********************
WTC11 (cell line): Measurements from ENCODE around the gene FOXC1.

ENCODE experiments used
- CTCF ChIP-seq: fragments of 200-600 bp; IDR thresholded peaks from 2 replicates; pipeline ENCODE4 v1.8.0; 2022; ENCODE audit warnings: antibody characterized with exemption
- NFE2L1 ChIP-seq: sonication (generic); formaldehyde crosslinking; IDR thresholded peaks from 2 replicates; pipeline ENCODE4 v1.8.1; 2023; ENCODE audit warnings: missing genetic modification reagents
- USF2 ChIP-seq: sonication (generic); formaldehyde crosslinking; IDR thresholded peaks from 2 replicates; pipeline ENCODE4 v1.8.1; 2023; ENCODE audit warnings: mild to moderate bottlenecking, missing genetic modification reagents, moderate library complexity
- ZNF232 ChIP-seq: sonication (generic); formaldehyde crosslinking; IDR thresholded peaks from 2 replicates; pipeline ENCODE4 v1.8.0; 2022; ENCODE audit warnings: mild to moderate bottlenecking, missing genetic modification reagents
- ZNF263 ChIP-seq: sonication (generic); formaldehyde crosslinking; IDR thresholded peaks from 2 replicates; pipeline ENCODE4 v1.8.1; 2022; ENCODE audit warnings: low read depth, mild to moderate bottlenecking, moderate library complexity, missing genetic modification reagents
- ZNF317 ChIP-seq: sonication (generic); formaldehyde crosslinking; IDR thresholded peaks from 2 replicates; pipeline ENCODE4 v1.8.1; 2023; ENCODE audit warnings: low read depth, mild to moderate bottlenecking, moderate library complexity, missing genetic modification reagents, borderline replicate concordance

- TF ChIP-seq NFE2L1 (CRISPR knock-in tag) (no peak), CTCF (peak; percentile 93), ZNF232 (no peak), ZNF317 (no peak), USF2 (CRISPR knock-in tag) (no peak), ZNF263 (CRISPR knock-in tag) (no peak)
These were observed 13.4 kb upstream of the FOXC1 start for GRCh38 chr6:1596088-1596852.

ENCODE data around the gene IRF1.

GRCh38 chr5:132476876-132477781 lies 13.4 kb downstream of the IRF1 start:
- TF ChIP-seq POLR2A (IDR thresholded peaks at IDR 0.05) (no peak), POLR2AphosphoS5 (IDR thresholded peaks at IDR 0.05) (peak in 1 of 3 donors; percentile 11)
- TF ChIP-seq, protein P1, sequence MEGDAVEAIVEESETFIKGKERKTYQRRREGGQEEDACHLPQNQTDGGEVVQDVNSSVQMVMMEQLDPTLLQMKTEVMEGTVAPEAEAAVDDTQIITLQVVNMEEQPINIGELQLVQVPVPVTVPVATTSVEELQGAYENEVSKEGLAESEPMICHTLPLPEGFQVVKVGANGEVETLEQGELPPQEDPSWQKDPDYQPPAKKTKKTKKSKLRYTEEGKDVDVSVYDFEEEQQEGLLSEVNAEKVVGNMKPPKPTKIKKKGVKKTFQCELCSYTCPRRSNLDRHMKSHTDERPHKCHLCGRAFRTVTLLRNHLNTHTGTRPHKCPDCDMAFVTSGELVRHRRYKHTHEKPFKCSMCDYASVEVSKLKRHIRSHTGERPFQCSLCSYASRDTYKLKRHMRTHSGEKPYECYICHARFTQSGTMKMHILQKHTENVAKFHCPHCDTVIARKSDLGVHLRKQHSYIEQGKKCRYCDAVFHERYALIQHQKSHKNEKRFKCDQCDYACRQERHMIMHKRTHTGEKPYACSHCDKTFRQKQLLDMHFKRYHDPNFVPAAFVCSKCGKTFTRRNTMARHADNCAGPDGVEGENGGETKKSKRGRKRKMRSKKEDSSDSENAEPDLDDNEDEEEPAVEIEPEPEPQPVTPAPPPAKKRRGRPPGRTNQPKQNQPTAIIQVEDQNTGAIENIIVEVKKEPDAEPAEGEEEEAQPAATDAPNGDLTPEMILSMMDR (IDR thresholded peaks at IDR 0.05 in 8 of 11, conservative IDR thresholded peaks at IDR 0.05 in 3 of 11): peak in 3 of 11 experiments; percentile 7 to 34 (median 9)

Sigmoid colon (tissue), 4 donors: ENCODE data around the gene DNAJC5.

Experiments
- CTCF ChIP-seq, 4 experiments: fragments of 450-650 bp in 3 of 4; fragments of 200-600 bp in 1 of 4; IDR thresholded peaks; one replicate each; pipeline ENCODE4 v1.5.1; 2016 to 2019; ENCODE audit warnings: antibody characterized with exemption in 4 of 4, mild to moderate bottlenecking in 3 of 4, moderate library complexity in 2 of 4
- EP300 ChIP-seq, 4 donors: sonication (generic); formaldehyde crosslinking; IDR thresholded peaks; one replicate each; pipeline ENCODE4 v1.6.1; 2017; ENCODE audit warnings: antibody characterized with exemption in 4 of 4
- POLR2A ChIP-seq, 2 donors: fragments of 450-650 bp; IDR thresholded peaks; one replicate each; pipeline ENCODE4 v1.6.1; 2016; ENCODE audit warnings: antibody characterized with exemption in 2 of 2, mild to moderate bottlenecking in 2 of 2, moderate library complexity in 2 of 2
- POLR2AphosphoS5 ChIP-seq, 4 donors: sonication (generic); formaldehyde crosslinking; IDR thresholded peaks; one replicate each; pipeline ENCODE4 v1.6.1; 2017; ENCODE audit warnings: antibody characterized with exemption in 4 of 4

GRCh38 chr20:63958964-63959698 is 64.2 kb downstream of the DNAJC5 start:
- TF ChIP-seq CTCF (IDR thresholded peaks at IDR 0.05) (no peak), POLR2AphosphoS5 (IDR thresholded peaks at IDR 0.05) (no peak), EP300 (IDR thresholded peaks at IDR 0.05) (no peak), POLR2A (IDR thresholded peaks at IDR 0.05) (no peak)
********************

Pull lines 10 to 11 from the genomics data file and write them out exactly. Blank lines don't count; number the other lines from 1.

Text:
These were observed 13.4 kb upstream of the FOXC1 start for GRCh38 chr6:1596088-1596852.

ENCODE data around the gene IRF1.